Full Session with Abstracts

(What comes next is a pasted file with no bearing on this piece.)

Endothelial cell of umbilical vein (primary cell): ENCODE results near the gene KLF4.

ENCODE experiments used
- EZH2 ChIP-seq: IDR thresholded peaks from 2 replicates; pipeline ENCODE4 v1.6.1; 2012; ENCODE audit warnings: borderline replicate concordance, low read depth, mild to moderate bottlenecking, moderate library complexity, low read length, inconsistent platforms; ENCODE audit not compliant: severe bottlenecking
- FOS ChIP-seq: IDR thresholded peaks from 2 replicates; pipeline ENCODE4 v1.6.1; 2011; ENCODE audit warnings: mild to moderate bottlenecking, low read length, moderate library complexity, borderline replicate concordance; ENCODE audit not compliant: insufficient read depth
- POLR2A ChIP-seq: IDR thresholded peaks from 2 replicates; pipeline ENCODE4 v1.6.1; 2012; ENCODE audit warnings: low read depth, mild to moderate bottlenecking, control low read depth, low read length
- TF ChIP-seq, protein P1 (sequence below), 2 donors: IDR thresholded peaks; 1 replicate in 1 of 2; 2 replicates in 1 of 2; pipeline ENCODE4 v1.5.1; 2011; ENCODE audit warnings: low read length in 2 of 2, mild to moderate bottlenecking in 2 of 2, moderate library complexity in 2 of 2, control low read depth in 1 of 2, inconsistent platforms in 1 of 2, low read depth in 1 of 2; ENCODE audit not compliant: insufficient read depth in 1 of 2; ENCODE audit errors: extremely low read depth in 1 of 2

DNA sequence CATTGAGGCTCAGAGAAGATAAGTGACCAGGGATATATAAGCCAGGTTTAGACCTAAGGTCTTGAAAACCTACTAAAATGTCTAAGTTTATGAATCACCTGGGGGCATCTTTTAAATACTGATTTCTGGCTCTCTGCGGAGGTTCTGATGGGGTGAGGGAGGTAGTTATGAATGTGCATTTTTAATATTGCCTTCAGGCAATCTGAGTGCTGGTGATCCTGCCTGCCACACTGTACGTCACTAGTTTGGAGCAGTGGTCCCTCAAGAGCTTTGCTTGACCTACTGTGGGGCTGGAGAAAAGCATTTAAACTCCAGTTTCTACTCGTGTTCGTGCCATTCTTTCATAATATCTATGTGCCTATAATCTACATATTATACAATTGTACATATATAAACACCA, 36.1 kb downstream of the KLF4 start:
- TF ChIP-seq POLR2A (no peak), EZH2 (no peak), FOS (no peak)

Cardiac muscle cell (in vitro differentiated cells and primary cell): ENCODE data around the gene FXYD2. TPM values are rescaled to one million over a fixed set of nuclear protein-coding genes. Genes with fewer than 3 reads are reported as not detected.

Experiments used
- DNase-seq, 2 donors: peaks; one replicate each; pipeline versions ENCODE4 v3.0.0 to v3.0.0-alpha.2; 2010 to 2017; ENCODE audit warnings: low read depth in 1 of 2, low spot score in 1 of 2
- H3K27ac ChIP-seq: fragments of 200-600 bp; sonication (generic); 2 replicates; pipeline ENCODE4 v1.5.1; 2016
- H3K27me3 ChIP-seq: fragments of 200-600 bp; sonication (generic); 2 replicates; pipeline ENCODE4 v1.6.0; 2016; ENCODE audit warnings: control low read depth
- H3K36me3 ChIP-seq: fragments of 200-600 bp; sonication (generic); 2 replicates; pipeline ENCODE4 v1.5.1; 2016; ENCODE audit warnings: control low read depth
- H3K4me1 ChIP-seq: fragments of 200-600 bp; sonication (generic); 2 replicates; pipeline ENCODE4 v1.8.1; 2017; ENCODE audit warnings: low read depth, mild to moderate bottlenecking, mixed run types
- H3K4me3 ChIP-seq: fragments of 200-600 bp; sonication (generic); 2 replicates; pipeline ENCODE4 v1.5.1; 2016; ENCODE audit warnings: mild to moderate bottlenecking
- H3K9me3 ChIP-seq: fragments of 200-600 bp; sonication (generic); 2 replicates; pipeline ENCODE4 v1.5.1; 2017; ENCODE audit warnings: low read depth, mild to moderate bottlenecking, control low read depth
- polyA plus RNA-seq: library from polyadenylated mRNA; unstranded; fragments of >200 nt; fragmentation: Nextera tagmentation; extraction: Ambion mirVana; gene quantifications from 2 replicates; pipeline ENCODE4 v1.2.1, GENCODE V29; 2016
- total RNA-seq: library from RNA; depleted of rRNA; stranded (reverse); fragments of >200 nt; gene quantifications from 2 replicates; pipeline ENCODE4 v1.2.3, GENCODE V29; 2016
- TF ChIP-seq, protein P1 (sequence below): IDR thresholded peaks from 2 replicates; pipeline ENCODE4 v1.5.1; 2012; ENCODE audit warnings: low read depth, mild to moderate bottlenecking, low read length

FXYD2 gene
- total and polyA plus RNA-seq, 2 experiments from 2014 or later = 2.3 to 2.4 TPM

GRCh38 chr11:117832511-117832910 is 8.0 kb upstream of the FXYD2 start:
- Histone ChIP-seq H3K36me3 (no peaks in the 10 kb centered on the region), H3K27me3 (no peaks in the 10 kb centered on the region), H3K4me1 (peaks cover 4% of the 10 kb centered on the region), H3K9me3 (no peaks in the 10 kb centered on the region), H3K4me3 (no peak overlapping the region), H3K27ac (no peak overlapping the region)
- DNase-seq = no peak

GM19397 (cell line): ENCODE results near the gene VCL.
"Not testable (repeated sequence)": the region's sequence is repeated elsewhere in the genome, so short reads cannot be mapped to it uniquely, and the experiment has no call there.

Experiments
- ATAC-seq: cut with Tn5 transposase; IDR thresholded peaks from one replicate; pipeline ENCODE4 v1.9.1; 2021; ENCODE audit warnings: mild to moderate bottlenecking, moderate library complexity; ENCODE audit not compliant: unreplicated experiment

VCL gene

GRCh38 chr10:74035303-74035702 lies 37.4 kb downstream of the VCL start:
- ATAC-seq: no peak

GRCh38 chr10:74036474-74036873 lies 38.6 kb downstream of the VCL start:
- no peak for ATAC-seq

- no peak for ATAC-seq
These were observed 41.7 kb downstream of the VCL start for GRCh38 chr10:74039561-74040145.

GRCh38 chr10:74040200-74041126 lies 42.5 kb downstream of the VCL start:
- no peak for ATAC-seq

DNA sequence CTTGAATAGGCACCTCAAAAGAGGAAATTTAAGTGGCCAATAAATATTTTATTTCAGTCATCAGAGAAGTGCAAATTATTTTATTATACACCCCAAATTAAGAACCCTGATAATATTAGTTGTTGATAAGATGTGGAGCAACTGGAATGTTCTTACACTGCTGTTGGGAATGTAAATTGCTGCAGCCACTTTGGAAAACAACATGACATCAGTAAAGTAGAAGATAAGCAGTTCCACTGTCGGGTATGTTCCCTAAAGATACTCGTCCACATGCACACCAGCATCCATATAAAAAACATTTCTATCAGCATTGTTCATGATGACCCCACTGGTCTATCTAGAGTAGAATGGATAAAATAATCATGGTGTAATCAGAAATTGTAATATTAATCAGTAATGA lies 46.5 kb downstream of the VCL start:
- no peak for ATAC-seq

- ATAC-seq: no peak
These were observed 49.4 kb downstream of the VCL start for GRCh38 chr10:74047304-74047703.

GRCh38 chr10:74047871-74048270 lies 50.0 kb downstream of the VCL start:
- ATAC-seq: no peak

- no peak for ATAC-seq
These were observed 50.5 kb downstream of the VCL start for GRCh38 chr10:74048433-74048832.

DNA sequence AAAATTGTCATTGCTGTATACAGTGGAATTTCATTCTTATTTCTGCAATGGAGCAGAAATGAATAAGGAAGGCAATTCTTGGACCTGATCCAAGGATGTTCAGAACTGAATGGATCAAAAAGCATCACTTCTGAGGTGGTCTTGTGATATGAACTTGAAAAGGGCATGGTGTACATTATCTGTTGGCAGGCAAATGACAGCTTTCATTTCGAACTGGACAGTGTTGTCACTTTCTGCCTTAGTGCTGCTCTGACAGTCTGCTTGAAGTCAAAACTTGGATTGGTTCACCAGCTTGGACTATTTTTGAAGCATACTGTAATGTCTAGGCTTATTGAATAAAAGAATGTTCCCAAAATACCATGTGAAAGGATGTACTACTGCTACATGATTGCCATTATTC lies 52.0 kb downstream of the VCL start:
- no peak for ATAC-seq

Understanding how structures behave in fire has not been a traditional component of Civil Engineering Education. Furthermore, design guidelines such as those proposed by ASCE have introduced fire as an “exceptional” event thus not requiring an explicit analysis of structural performance. Fires are therefore not deemed as a “load” that can threaten global stability of a structure. This approach has led to no need to address high temperature behavior of structures within the curricula of accredited Civil Engineering programs worldwide. This is now changing worldwide, with a much clearer recognition that if structures are to be optimized, fire behavior needs to be addressed explicitly. The question is: what does a Civil Engineer need to know to be able to address the performance of a structure exposed to a fire? Starting in 2004 the University of Edinburgh developed a new curriculum for an integrated Bachelor/Masters of Structural and Fire Engineering. This curriculum was followed through an independent engineering education study that addressed the methods and approaches necessary to deliver a designer capable of establishing the performance of a structure in fire. This program has now graduated twelve generations of students that have populated many of the consultancies in Europe and have transformed Structural Fire Engineering into main stream practice. Several research papers evaluating this program have appeared together with a doctoral thesis published in 2013. A second iteration of this approach was introduced at the University of Queensland, Australia, in 2012. This new program is delivering its third generation of students and has been the subject of equal scrutiny. Both programs have been studied through a series of international think tanks by professionals from Civil and Fire Safety Engineering as well as many other related disciplines (ex. Architecture, Construction Management, Building Regulators, Fire Service, etc.) This presentation will report on the approach followed to integrate fire safety concepts into Civil Engineering curricula and the measures of proficiency that have been developed to establish the success of the educational approach.